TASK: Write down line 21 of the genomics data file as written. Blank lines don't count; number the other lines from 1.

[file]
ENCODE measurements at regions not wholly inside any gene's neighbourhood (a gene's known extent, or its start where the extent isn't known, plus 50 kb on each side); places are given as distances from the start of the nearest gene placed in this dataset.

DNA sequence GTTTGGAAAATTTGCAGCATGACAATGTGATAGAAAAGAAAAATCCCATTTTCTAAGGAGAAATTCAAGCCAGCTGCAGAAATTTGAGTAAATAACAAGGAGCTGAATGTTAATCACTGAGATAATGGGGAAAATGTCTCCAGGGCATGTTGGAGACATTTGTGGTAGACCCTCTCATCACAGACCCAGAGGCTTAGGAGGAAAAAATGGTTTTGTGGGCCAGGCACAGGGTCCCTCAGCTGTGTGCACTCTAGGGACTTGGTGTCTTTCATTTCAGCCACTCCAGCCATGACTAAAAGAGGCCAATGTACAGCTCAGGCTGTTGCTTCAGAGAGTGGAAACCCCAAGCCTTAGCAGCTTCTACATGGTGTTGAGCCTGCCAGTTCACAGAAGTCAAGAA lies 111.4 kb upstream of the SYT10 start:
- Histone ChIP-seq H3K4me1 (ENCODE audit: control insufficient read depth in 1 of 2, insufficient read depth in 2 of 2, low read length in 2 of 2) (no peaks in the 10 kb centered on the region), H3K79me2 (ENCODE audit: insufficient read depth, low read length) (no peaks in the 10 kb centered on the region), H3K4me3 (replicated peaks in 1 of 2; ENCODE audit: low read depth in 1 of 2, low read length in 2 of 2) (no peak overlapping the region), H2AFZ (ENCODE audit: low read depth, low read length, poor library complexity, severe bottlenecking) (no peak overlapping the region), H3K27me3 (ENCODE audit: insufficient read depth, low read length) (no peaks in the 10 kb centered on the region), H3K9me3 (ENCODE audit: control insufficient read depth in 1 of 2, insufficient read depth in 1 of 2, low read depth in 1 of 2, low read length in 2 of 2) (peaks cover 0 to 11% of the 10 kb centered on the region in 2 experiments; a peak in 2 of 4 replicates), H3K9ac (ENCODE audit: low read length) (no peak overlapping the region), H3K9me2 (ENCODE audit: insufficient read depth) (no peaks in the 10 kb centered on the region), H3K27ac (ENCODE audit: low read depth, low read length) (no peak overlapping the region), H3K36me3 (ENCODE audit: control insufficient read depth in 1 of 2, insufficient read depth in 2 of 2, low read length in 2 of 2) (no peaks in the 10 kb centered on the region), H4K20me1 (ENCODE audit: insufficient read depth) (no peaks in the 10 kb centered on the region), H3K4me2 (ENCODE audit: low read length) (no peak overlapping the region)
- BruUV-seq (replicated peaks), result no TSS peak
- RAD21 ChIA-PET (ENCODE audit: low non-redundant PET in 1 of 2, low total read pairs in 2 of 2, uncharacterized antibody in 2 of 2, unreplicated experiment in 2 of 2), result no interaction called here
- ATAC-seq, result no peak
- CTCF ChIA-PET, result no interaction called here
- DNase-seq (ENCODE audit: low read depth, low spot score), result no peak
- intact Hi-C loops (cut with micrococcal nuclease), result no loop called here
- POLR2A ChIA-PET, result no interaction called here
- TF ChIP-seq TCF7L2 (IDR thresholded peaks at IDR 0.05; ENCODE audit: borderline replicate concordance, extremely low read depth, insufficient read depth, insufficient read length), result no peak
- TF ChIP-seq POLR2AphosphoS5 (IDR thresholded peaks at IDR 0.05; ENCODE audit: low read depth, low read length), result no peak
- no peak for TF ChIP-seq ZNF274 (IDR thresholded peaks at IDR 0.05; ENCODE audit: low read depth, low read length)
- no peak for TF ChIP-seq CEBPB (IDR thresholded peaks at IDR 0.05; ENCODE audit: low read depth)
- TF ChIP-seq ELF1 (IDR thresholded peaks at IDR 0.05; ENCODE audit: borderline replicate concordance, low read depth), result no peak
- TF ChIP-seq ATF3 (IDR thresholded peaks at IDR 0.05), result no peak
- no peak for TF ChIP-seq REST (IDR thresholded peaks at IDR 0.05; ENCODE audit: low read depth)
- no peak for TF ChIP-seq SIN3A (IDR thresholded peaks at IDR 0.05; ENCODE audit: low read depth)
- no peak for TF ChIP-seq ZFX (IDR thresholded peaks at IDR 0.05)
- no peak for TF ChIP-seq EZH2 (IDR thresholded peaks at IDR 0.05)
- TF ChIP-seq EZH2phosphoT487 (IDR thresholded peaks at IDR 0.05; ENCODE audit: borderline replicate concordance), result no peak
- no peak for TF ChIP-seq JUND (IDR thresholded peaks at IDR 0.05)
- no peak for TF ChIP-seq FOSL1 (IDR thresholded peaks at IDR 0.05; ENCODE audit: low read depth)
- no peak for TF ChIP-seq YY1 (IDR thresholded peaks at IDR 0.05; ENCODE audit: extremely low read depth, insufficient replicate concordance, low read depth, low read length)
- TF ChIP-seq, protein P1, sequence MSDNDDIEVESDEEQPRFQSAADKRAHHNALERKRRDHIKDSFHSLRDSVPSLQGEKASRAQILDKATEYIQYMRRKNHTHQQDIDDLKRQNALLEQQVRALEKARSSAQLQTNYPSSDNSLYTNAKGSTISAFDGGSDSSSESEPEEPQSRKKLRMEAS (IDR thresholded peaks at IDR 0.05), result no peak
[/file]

- TF ChIP-seq EZH2phosphoT487 (IDR thresholded peaks at IDR 0.05; ENCODE audit: borderline replicate concordance), result no peak